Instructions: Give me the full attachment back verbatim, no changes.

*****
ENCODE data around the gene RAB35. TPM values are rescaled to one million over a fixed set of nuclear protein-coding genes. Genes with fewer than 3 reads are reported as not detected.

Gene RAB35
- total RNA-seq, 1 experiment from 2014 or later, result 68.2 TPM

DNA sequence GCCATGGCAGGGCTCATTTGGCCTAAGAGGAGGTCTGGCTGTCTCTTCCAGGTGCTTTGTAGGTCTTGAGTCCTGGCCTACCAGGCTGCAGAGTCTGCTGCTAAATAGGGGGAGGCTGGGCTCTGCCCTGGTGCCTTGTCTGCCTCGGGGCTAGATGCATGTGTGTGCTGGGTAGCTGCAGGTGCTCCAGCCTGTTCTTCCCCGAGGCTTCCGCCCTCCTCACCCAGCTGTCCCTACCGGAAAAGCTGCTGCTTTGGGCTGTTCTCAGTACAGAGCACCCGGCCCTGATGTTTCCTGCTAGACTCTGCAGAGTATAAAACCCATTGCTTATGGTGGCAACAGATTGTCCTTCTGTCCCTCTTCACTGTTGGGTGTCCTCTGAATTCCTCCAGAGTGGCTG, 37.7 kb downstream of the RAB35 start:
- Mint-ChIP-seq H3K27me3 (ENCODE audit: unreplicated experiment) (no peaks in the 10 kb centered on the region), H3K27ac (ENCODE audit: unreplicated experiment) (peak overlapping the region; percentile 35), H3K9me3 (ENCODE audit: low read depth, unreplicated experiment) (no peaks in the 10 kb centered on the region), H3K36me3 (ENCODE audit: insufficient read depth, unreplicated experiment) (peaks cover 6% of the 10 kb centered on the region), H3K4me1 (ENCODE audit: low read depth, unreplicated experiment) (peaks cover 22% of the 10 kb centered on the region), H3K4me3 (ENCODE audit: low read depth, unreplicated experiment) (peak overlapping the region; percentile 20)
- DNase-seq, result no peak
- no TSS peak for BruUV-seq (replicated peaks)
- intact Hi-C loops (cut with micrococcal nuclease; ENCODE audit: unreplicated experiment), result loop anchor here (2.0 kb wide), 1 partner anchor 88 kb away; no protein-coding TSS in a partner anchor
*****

ENCODE data around the gene RAB35. TPM values are rescaled to one million over a fixed set of nuclear protein-coding genes. Genes with fewer than 3 reads are reported as not detected.

Gene RAB35
- total RNA-seq, 1 experiment from 2014 or later, result 68.2 TPM

DNA sequence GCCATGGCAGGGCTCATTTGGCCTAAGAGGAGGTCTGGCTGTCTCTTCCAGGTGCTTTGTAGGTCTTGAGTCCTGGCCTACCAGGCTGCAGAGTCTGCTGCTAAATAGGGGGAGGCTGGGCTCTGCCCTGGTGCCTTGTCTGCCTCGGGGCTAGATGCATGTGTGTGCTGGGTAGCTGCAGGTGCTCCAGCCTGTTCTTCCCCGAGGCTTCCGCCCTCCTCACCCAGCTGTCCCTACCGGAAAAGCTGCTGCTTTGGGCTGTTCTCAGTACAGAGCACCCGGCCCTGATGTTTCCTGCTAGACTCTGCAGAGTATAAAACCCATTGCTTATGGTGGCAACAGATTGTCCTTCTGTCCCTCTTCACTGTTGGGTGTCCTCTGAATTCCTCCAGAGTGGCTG, 37.7 kb downstream of the RAB35 start:
- Mint-ChIP-seq H3K27me3 (ENCODE audit: unreplicated experiment) (no peaks in the 10 kb centered on the region), H3K27ac (ENCODE audit: unreplicated experiment) (peak overlapping the region; percentile 35), H3K9me3 (ENCODE audit: low read depth, unreplicated experiment) (no peaks in the 10 kb centered on the region), H3K36me3 (ENCODE audit: insufficient read depth, unreplicated experiment) (peaks cover 6% of the 10 kb centered on the region), H3K4me1 (ENCODE audit: low read depth, unreplicated experiment) (peaks cover 22% of the 10 kb centered on the region), H3K4me3 (ENCODE audit: low read depth, unreplicated experiment) (peak overlapping the region; percentile 20)
- DNase-seq, result no peak
- no TSS peak for BruUV-seq (replicated peaks)
- intact Hi-C loops (cut with micrococcal nuclease; ENCODE audit: unreplicated experiment), result loop anchor here (2.0 kb wide), 1 partner anchor 88 kb away; no protein-coding TSS in a partner anchor